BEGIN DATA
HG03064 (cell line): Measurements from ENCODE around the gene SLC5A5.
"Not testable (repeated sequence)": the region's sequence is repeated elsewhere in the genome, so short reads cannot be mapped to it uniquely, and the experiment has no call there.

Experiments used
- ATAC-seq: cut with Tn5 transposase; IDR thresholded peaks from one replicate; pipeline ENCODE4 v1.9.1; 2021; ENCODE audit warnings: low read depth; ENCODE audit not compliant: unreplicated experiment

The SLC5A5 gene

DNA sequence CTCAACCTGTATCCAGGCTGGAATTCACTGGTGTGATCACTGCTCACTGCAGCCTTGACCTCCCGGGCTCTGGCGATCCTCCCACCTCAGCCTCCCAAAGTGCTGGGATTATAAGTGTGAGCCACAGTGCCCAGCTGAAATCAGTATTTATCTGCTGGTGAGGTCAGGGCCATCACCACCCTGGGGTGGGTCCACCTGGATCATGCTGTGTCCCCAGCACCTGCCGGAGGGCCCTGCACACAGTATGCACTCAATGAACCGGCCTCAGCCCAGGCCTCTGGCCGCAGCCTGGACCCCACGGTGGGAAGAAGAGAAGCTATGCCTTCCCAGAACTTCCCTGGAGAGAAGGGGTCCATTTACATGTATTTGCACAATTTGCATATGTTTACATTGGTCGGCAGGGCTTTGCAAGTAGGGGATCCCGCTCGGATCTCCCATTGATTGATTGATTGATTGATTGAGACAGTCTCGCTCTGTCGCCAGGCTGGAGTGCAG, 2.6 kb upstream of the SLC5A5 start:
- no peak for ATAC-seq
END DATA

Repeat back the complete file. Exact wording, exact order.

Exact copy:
HG03064 (cell line): Measurements from ENCODE around the gene SLC5A5.
"Not testable (repeated sequence)": the region's sequence is repeated elsewhere in the genome, so short reads cannot be mapped to it uniquely, and the experiment has no call there.

Experiments used
- ATAC-seq: cut with Tn5 transposase; IDR thresholded peaks from one replicate; pipeline ENCODE4 v1.9.1; 2021; ENCODE audit warnings: low read depth; ENCODE audit not compliant: unreplicated experiment

The SLC5A5 gene

DNA sequence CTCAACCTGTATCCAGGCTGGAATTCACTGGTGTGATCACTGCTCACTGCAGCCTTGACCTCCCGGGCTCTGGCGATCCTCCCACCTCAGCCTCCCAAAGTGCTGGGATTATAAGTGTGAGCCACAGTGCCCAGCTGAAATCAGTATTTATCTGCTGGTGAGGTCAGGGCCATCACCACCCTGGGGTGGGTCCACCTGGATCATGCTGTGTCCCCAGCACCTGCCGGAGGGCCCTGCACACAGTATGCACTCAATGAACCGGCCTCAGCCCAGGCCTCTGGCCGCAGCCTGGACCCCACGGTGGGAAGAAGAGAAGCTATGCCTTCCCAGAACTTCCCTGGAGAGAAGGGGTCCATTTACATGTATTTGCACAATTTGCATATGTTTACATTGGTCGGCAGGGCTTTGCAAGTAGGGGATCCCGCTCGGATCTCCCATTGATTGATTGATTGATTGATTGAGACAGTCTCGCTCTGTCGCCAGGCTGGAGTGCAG, 2.6 kb upstream of the SLC5A5 start:
- no peak for ATAC-seq